Note: This interview is from February 2016. It is not an exact transcription as you are not allowed to bring recording devices into the Stewart Detention Center. We are not using Josephs real name to protect his identity. Joseph spent two years at the Stewart Detention Center and was deported in April 2016.
What are some of the hardest parts of being in Stewart?
Joseph: It would either be the way the guards abuse their authority and humiliate us by treating us like we aren’t even human or being separated from my daughters. At home, I was a family man. I would play dress up and have little tea parties with my daughters, but I can’t be like that here.
Do you ever feel isolated from society?
J: I mostly just feel isolated from my family. I have been here for a year and a half, and I have only gotten to see my daughters twice. For the first two months, they seemed to care about me; they wrote me letters and came to visit often, but since then, it feels like they have forgotten about me.
Do you think your treatment here is justified?
J: No, I have been put into segregation twice for very small, unjustified reasons. One time it was for a week, and the other time it was for just a few days. Segregation is basically solitary confinement. You are put into a small room, separate from everyone, with nothing but a bed, a small table, a toilet, and a sink. All they serve us is potatoes. Sometimes we get baked chicken, and sometimes we get hamburgers, but they aren’t the kind of hamburgers you would eat, they are the pre-made kind. Sometimes the meat is undercooked. The food is always undercooked or burnt. Also, there have been flies and maggots in the food. People come to inspect it here, but it always passes. Everything gets covered up. I work for about $1 and a half hours a day, and I get paid 1 dollar a day. The people in the kitchen get paid $4 a day, but they are working 8 to 10 hours.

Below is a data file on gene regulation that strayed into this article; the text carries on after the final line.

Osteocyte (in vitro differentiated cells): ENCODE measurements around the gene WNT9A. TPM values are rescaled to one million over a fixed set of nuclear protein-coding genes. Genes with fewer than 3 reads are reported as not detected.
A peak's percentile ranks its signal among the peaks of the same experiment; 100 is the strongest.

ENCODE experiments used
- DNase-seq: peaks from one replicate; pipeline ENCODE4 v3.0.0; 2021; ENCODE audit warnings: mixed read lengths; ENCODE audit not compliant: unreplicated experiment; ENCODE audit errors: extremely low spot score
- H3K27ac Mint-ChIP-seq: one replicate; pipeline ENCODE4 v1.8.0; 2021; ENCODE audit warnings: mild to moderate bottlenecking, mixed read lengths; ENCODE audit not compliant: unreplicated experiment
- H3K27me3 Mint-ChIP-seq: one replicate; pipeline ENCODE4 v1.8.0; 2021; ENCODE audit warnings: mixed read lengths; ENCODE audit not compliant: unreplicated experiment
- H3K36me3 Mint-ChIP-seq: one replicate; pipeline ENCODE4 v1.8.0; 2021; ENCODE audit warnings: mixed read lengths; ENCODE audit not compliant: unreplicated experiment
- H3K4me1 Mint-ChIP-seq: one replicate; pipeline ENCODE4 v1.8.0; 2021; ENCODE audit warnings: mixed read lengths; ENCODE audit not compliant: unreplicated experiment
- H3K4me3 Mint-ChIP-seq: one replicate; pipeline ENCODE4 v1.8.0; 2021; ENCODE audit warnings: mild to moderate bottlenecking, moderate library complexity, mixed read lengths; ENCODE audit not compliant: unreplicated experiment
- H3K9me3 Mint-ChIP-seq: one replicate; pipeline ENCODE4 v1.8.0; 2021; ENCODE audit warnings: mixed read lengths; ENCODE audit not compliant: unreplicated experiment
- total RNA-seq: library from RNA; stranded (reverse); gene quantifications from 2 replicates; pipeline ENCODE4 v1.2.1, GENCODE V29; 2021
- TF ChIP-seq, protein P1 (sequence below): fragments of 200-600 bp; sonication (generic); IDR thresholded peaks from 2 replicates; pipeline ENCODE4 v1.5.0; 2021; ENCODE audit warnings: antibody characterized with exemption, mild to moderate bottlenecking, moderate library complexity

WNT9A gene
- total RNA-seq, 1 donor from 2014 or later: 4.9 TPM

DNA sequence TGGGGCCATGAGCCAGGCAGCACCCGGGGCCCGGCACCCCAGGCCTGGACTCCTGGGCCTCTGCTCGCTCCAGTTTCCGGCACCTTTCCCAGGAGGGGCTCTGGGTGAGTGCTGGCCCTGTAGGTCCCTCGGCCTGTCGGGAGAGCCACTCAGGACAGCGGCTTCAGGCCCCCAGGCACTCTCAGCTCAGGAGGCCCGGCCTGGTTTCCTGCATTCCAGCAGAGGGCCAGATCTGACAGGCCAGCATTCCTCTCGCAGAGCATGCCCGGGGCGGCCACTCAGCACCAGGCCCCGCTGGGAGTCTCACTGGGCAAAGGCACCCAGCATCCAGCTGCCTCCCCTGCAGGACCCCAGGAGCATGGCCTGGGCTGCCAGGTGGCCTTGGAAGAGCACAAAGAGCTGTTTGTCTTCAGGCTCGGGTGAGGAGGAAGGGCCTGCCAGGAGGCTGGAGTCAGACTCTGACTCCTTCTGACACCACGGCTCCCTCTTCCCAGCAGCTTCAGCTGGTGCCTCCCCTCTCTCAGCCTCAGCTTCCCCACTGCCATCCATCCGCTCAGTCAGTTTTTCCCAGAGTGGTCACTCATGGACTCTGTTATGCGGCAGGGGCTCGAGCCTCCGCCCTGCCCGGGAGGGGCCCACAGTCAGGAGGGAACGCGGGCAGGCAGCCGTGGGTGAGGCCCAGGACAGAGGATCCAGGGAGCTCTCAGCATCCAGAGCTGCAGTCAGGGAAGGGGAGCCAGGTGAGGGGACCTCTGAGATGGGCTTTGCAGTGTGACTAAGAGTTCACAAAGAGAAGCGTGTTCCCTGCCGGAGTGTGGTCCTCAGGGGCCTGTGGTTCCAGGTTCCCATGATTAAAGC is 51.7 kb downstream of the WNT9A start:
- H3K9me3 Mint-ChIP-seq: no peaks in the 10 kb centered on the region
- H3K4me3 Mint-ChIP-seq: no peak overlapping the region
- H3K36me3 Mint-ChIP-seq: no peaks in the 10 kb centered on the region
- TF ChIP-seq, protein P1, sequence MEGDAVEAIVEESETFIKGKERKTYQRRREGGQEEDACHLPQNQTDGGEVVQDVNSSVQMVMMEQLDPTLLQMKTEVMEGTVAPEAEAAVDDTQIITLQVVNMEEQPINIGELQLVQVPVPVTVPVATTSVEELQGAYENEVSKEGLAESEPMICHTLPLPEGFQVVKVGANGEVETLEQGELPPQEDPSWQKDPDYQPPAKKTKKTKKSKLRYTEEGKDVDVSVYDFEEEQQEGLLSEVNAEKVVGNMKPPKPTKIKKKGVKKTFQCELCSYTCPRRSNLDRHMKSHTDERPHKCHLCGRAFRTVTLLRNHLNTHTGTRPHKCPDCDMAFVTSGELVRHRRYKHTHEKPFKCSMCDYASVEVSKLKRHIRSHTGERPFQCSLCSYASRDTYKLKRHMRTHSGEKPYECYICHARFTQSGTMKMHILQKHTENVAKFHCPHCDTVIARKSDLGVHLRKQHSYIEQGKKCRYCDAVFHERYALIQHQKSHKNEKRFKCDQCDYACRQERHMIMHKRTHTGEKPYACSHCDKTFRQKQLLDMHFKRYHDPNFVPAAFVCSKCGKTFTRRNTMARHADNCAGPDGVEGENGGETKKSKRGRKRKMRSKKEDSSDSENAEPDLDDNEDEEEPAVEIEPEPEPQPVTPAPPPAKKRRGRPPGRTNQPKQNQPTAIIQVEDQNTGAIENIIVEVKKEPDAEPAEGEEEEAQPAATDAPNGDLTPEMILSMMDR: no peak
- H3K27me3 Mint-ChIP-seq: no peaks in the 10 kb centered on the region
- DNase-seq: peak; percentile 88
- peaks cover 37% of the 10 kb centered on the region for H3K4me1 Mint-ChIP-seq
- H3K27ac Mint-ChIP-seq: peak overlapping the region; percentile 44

How did you come to the US?
J: I was born in Mexico. I came here when I was 4 months old. I have lived here my whole life. This is my home. Growing up, I actually thought I was a US citizen. I have some family in Mexico, but I don’t remember anything about Mexico. If I was deported, everything would be completely new. I don’t know anything about Mexico. I would have to completely start over.
How do you think your life would have been different if you were white?
J: My life would have been completely different. I was arrested for a suspended license. I served my time in jail, and I was going to be released, but they saw I had a Latino last name, and they looked into my immigration status, and then they brought me here. If I hadn’t had a Latino last name, they would have never looked into my immigration status.
Was there anything different about the jail you went to for the suspended license and the Stewart detention center?
J: No, things are a little less quick and orderly here, and the beds are less comfortable, but they are really the same.
Do you feel like people generalize all undocumented immigrants?
J: Yes, very much so. People have told me, “You are a menace to society.” People have told me that I am a criminal, without knowing anything about who I really am. Sure, there are immigrants who commit crimes, but there are also plenty of white US citizens who commit criminals, and you aren’t going to hear people call all of them “illegals.” When people say they want to deport all “illegal aliens,” they don’t see us as individuals. They don’t see us for anything more than our immigration status. They don’t see us as people.
Source for image used above: Deal, Raoul. migrationnow.com